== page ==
In particular, the plant-based food market is expected to grow at a compound annual growth rate of 11.9% from 2020 to 2027, reaching $74.2 billion by 2027. Changing consumer behavior and interest in alternative-protein sources, due in part to health and environmental concerns as well as animal welfare, have made way for growth in the alternative-proteins market. For example, the Chilean-based company NotCo, which uses an artificial intelligence program called Giuseppe to make plant-based milk and meat products by analysing thousands of plants in its database to come up with unique combinations that “replicate animal-based products almost to perfection.” In Latin America, NotCo has become the fastest-growing food tech company,  selling NotMilk™, NotBurger™, NotMeat™, NotIceCream™ and NotMayo™ products in more than 6,000 retailers globally.

Although some leading alternative protein companies such as Beyond Meat and Impossible Foods, have recently struggled with plummeting  sales due to consumers perceptions of having a ‘woke’ image and steep price, the overall demand for meat alternative market is projected to grow at a CAGR of 33.6% between 2022 and 2032, totalling around US$ 235 billion by 2032. The increasing number of vegans and flexitarians is another factor that is anticipated to fuel the alternative meat market’s growth to be dominated by the product types such as seitan or wheat gluten, tofu; tempeh; quorn; risofu; algae, mycoprotein, insects; textured vegetable protein; fermented proteins; fish protein; cultured or ‘clean’ meat, Yaso, Nato and Miso.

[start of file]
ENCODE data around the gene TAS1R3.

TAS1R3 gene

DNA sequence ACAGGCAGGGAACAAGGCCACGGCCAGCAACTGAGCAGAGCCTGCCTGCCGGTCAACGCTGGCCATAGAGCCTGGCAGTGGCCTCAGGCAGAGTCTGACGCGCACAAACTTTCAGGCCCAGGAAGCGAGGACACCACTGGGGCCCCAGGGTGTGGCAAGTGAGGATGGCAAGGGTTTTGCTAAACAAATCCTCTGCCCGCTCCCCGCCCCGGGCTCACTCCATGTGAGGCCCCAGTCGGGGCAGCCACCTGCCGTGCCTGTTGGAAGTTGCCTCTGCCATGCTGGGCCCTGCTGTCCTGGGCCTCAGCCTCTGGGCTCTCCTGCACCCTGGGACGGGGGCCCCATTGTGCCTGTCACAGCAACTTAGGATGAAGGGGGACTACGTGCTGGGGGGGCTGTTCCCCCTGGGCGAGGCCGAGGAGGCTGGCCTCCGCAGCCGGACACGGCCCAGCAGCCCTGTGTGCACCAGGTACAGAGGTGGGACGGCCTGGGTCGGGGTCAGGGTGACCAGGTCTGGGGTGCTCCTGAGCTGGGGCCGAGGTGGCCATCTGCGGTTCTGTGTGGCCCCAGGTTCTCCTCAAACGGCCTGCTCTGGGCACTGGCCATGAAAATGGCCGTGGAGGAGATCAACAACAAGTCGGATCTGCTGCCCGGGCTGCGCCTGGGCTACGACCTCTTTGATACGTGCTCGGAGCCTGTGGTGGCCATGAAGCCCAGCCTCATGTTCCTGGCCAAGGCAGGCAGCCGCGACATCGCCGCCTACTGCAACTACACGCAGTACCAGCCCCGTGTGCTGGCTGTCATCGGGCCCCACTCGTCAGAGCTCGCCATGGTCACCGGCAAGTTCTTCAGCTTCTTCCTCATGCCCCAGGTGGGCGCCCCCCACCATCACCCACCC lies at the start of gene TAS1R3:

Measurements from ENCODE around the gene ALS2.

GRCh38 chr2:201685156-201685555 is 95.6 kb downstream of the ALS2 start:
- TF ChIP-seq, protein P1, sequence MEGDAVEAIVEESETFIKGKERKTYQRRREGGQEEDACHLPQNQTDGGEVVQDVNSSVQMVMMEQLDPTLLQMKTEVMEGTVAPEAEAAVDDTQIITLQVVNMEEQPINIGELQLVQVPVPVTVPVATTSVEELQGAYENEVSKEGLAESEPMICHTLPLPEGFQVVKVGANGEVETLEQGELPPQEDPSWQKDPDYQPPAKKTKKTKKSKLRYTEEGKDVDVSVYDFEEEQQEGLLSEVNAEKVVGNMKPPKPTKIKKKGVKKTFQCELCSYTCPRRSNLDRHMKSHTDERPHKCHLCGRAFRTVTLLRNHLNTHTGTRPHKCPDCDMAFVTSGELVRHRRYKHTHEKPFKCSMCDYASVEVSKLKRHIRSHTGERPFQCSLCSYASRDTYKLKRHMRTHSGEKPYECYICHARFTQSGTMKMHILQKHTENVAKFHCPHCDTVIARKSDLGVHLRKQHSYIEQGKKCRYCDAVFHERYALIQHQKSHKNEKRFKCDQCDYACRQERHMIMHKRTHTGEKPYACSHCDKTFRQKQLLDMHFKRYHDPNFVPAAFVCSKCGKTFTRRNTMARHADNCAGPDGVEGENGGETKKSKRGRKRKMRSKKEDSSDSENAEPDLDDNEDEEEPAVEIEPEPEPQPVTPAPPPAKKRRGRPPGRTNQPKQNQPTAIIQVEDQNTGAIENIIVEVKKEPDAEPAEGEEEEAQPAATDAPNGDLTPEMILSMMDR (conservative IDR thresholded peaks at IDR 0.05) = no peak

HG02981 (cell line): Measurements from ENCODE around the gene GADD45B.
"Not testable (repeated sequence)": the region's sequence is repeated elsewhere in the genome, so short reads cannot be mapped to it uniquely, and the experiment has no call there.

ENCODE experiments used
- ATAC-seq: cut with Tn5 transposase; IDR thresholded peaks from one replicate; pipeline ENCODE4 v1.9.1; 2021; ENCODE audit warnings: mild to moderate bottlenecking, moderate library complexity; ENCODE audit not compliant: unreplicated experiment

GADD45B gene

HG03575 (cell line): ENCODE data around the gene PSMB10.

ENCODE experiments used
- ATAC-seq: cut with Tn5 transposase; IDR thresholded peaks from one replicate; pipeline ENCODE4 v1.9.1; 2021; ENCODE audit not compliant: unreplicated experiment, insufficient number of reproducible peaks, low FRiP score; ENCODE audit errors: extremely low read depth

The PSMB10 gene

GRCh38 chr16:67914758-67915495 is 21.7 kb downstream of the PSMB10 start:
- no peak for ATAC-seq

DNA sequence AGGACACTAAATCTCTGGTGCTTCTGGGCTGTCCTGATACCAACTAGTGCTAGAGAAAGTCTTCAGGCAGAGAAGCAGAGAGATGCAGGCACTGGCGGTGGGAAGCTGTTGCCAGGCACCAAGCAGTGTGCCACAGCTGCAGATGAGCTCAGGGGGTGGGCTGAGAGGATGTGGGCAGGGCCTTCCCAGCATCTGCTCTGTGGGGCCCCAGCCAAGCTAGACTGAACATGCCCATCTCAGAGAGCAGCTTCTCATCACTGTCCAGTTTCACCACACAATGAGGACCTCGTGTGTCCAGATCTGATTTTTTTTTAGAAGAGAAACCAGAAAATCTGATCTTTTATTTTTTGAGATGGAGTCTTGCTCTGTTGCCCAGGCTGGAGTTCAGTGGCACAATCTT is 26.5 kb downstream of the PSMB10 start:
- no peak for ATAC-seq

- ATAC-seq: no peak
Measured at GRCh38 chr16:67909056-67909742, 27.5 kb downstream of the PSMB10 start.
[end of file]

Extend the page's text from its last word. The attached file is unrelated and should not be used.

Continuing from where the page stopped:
Moreover, consumers increasingly expect food manufacturers to provide transparency around environmental impact (i.e, sustainable packaging; greenhouse gas emissions during production; water consumption; food waste). Similar to regenerative fashion, regenerative agriculture is emerging. Worth noting is the Land to Market, the world’s first outcomes-based verified regenerative sourcing solution for raw materials such as meat, leather, dairy and wool. Land to Market works with brands around the world to heal the planet by regenerating grassland. The Land to Market verification seal on products conveys that the product is verified as regenerating. Because the industry is heavily influenced by consumer behaviors such as increased demands for food transparency, businesses that fail to educate themselves on these trends may trail their competitors.

Marketing paradigm shift

Building a socially just and ecologically resilient post-growth society is one of the most complex and pressing challenges facing humanity (Lloveras, Marshall, Vandeventer, & Pansera, 2022). As the environmental and social justice principles associated with de-growth become integral to the functioning of new system configurations, then those same principles should automatically be enshrined at the core of any marketing practices in the  future. Engaged marketing scholars should thus work towards a future in which the type of marketing emphasised is one that is coherent with the deep transformations embedded in the de-growth paradigm.